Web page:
I find the best thing to do is be as honest as I can. I make sure that I explain diabetes quite clearly (only if the other person wants to hear it though!).
If you don't feel comfortable talking about diabetes, others can feel uncomfortable trying to talk about it with you. And some people may seem like they can't be bothered to discuss it with you but maybe they don't know how to tackle the subject with you. I've found that sometimes people feel uncomfortable asking me about diabetes in case they offend me, but I reassure them straight away that I'm happy to discuss it. I don't know how close you are to your colleagues, but maybe you need to just try to explain things openly. I know it sounds quite bad, but if I explain that I can become unconscious if my blood sugars drop too low it sinks in to people that this can be quite serious and that means they are inclined to be a bit more supportive than they may have been. You've mentioned that you have to defend yourself. Explain that if you don't eat when you need to your blood sugars will drop and they will end up having to deal with that. Educate your co-workers into understanding this a bit better. The more info you give them the more they'll understand and therefore support you.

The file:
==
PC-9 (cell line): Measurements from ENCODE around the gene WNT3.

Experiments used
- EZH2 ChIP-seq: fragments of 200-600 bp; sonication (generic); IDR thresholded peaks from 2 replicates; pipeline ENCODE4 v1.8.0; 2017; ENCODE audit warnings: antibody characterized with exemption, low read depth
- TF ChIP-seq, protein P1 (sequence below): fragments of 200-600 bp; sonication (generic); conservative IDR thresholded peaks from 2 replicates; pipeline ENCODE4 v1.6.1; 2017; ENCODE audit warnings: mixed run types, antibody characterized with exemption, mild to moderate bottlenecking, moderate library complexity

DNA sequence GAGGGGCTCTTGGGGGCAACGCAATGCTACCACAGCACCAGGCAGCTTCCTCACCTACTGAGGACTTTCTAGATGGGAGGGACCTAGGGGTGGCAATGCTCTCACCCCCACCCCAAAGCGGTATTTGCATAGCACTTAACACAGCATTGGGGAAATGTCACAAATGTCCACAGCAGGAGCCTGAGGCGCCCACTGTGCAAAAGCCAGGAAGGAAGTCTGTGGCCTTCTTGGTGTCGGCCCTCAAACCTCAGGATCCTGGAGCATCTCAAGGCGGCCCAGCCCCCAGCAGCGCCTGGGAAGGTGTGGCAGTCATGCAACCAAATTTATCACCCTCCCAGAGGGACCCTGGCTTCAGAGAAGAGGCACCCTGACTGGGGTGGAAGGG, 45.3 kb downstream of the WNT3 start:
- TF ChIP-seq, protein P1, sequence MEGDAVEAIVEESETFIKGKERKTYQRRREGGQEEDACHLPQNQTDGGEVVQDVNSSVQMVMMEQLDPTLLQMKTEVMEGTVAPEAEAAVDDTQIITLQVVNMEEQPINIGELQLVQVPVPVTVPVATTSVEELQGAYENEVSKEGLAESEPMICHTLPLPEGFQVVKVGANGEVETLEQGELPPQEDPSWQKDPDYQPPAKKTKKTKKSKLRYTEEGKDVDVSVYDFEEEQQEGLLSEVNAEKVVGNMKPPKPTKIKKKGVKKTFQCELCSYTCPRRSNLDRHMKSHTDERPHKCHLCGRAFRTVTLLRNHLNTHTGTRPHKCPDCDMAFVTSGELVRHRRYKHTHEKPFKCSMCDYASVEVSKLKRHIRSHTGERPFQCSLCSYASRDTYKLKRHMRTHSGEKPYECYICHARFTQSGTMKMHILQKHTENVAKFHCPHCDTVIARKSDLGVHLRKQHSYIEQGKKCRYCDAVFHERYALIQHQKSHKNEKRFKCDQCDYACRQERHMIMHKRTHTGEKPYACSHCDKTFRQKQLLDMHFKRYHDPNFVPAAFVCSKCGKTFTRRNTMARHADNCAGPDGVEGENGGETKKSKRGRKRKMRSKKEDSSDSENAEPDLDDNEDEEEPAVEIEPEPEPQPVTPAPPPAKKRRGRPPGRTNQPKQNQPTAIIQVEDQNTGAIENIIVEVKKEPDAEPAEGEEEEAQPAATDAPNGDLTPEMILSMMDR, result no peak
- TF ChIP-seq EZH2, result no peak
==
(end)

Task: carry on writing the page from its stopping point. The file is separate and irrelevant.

Claire always has good advice. What you might do is leave you diabetes kit with your meter and syringes out on your desk so that people have an opportunity to ask you "whats that". Makes it much easier to bring them around to the topic and then tell them what you want them to know about your situation.